And because Chrome OS tablets have the same driver and accessory support as regular Chromebooks, you can easily plug them into a good USB-C hub, and from there plug them into a second screen, a solid full-size keyboard, or even external hard drives.

Chrome tablets also have another handy accessory feature these days: faster charging speeds. While the Galaxy Tab S7 series may feature 45W PPS charging, the vast majority of Android tablets only charge at 18-30W, whereas on Chrome the opposite is true. The Lenovo Duet only does 18W charging, but the HP x2 11, Lenovo Duet 5, and others use standard PD 45W charging. This means that Chrome tablets will let you escape the shackles of the wall charger more quickly and get back to your games, work, or researching tablet sling bags to take your new tablet to the coffee shop, the park, or the office with you.

Bonus Reason: Perfect gateway into Chromebooks

Best of all, if you try out a Chrome tablet, you can familiarize yourself with Chrome OS. If your kids are issued Chromebooks for school, having a Chromebook tablet lets you figure out where things are and how to fix things when a setting gets changed or something messes up. It also lets you evaluate how useful the system is before potentially buying your kid their own Chromebook if the school-issued laptops are too slow.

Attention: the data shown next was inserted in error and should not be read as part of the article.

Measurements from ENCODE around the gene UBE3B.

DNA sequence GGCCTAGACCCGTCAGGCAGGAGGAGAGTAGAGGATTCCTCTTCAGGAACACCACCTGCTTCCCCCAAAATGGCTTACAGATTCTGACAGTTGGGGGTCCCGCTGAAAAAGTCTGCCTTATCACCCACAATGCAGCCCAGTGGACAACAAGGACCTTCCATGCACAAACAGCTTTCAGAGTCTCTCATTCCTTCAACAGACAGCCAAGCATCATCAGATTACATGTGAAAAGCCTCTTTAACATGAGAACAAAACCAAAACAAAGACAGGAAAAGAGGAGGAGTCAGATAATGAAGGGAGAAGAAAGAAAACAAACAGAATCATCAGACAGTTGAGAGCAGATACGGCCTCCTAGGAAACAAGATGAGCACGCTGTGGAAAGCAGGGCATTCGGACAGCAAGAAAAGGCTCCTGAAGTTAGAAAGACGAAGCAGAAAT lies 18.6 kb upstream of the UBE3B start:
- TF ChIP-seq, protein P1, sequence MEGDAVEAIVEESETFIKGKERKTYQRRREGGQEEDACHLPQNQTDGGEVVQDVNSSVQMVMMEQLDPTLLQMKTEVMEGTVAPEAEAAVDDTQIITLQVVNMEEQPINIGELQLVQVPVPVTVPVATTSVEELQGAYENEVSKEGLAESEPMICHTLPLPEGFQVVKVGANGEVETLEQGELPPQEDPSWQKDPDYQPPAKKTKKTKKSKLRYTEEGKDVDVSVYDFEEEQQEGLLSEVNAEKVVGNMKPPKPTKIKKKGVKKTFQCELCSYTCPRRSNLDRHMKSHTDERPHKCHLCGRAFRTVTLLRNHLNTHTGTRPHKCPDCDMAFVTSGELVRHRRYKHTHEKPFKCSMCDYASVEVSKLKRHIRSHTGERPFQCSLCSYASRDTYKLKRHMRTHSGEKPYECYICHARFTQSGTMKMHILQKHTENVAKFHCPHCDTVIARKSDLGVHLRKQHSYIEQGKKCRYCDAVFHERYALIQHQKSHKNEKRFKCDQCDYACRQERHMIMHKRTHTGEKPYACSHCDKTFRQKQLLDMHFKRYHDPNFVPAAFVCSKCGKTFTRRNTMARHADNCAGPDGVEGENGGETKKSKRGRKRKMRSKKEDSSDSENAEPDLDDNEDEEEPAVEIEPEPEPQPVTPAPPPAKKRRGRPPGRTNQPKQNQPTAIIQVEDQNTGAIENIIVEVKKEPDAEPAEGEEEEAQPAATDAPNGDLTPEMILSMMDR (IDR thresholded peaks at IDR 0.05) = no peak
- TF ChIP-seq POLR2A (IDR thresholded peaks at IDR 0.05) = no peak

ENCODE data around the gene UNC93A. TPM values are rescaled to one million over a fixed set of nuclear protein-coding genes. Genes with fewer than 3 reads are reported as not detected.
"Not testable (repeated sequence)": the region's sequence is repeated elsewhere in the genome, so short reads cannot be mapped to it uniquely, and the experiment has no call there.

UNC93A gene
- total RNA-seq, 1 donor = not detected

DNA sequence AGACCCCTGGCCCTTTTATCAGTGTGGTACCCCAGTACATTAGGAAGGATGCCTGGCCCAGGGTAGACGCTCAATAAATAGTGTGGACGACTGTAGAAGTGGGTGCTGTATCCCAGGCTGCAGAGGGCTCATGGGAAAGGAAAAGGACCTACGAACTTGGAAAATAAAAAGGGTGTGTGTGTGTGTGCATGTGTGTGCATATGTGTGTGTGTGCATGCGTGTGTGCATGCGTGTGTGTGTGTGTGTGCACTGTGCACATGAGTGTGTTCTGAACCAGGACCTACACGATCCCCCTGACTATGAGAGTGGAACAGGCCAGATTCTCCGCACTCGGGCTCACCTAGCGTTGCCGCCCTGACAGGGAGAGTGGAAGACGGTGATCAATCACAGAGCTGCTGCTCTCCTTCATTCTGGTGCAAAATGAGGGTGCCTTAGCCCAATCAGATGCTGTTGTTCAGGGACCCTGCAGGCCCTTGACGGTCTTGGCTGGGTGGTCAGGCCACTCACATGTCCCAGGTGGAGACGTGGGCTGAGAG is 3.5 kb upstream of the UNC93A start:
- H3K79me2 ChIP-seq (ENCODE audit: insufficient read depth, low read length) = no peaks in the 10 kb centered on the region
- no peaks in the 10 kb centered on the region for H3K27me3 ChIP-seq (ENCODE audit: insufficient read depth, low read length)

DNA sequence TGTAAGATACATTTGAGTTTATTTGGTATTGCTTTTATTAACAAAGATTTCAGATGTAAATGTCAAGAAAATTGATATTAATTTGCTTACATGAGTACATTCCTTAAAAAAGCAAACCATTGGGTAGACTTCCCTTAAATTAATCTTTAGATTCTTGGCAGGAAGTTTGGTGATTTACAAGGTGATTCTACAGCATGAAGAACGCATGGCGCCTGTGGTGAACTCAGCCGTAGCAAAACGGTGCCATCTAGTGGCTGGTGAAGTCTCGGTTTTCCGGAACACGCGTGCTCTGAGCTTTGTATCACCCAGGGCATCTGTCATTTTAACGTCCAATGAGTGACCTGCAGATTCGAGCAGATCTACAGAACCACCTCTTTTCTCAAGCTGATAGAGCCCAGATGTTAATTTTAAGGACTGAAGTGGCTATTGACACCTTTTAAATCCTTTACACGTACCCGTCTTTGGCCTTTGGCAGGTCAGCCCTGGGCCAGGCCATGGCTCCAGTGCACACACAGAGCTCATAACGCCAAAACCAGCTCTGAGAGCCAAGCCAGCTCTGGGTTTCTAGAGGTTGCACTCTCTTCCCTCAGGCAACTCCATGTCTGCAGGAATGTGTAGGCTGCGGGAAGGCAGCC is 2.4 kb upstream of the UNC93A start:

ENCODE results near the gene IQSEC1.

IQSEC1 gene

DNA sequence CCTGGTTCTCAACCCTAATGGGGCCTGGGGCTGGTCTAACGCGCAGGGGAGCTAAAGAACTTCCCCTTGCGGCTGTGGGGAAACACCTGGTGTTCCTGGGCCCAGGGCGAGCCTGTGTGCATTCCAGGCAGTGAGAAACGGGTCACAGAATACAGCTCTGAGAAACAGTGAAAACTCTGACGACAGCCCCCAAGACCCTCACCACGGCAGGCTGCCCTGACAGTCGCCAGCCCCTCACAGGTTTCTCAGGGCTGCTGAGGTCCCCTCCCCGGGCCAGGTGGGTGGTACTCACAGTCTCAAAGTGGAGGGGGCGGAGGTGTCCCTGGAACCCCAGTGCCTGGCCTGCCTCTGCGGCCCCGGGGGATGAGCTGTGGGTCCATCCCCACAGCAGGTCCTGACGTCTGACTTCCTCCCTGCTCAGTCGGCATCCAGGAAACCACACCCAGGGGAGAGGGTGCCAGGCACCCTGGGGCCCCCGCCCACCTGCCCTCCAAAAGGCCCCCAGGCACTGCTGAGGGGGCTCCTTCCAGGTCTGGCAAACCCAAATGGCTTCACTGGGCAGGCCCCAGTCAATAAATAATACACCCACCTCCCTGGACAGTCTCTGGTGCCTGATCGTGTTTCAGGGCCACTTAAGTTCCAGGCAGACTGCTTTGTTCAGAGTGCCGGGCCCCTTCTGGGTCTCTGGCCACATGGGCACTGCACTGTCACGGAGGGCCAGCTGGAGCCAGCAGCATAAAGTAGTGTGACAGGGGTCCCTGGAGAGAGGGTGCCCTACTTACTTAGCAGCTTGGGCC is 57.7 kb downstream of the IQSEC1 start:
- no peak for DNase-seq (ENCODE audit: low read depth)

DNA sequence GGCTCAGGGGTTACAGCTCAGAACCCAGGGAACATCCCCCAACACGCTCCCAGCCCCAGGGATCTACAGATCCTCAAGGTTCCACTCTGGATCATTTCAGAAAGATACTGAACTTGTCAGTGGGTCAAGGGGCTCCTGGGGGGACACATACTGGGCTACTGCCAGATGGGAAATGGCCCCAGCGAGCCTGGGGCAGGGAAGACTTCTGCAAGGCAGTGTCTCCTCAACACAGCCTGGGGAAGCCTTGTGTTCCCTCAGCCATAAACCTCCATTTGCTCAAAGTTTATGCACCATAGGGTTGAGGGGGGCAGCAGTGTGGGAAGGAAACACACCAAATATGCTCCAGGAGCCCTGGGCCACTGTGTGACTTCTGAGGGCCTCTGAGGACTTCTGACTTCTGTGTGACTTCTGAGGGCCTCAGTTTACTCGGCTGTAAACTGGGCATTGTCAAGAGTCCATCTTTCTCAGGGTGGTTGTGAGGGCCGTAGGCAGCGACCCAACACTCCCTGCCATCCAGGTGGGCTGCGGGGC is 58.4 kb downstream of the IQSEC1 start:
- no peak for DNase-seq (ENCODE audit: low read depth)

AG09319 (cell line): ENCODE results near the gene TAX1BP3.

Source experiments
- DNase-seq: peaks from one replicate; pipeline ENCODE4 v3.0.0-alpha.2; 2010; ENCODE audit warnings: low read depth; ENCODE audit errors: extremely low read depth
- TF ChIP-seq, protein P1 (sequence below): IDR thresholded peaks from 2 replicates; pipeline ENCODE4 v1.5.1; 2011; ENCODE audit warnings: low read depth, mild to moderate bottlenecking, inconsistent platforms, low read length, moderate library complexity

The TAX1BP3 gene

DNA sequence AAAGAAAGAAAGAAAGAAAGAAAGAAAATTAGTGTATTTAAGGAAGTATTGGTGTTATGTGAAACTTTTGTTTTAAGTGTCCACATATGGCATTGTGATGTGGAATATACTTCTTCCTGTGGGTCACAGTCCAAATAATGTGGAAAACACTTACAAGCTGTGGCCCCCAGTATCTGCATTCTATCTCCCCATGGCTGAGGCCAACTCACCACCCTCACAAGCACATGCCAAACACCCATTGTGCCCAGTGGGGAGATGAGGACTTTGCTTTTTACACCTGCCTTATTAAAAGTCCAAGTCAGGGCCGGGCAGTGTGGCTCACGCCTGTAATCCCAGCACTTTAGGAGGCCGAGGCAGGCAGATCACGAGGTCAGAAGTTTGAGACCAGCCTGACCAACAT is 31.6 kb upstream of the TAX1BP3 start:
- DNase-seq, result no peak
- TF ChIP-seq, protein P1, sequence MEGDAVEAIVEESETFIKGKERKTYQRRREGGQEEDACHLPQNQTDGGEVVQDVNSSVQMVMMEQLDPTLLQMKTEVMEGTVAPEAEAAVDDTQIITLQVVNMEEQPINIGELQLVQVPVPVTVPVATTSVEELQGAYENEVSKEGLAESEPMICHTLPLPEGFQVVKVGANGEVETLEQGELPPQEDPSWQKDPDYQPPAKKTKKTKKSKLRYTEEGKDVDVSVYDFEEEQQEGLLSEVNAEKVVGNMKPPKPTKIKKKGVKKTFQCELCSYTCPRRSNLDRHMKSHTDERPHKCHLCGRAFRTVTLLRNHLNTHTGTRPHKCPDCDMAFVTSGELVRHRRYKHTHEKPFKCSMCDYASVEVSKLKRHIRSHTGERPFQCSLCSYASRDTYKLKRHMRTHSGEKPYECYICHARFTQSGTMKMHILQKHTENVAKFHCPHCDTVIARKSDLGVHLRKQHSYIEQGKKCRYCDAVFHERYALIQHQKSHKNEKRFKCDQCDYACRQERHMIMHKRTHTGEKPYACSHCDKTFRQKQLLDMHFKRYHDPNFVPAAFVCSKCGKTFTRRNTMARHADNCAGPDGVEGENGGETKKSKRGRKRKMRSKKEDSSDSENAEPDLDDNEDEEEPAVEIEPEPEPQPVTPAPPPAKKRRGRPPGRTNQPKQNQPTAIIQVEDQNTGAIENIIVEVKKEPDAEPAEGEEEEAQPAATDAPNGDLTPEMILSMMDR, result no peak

Who knows, once you've used Chrome OS on a tablet, you might also consider a excellent Chromebook for your next laptop — or a Chromebox for the grandparents so that they can do their browsing but can't break anything and will automatically update for almost a decade. (They're also great for international travel because you can easily factory reset them before/after going through customs to avoid snooping.)

Having a Chromebook tablet also means you have a spare laptop for whoever in the house needs it, whether the kids need to share it for the summer between being issued Chromebooks by schools or if the wife needs it while her laptop is out for a repair for a coffee spill. That's definitely something you can't claim with any Android tablet on the market today.

Ara Wagoner

Ara Wagoner was a staff writer at Android Central. She themes phones and pokes YouTube Music with a stick. When she's not writing about cases, Chromebooks, or customization, she's wandering around Walt Disney World. If you see her without headphones, RUN. You can follow her on Twitter at @arawagco.